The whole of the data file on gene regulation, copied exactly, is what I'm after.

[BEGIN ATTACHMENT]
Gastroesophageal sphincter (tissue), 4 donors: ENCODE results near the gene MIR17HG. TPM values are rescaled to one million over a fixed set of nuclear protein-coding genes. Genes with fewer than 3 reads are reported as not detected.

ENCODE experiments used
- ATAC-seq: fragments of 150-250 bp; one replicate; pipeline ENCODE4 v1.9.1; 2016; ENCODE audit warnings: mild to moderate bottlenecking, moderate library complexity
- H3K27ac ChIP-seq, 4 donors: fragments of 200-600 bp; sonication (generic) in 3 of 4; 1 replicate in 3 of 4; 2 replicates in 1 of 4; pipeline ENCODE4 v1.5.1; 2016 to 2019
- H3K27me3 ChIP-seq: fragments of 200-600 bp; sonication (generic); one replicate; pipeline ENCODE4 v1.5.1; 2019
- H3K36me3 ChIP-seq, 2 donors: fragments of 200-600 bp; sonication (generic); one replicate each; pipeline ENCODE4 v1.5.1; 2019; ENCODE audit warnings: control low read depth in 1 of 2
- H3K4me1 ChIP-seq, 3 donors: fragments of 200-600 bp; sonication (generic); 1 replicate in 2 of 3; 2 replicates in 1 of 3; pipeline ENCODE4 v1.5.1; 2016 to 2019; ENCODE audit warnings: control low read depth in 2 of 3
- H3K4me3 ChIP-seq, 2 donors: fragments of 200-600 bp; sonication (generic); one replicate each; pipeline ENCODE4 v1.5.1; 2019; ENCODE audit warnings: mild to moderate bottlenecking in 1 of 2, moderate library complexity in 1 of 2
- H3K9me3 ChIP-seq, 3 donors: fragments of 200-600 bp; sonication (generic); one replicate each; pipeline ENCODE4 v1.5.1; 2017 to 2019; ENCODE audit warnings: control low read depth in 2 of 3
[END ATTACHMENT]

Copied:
Gastroesophageal sphincter (tissue), 4 donors: ENCODE results near the gene MIR17HG. TPM values are rescaled to one million over a fixed set of nuclear protein-coding genes. Genes with fewer than 3 reads are reported as not detected.

ENCODE experiments used
- ATAC-seq: fragments of 150-250 bp; one replicate; pipeline ENCODE4 v1.9.1; 2016; ENCODE audit warnings: mild to moderate bottlenecking, moderate library complexity
- H3K27ac ChIP-seq, 4 donors: fragments of 200-600 bp; sonication (generic) in 3 of 4; 1 replicate in 3 of 4; 2 replicates in 1 of 4; pipeline ENCODE4 v1.5.1; 2016 to 2019
- H3K27me3 ChIP-seq: fragments of 200-600 bp; sonication (generic); one replicate; pipeline ENCODE4 v1.5.1; 2019
- H3K36me3 ChIP-seq, 2 donors: fragments of 200-600 bp; sonication (generic); one replicate each; pipeline ENCODE4 v1.5.1; 2019; ENCODE audit warnings: control low read depth in 1 of 2
- H3K4me1 ChIP-seq, 3 donors: fragments of 200-600 bp; sonication (generic); 1 replicate in 2 of 3; 2 replicates in 1 of 3; pipeline ENCODE4 v1.5.1; 2016 to 2019; ENCODE audit warnings: control low read depth in 2 of 3
- H3K4me3 ChIP-seq, 2 donors: fragments of 200-600 bp; sonication (generic); one replicate each; pipeline ENCODE4 v1.5.1; 2019; ENCODE audit warnings: mild to moderate bottlenecking in 1 of 2, moderate library complexity in 1 of 2
- H3K9me3 ChIP-seq, 3 donors: fragments of 200-600 bp; sonication (generic); one replicate each; pipeline ENCODE4 v1.5.1; 2017 to 2019; ENCODE audit warnings: control low read depth in 2 of 3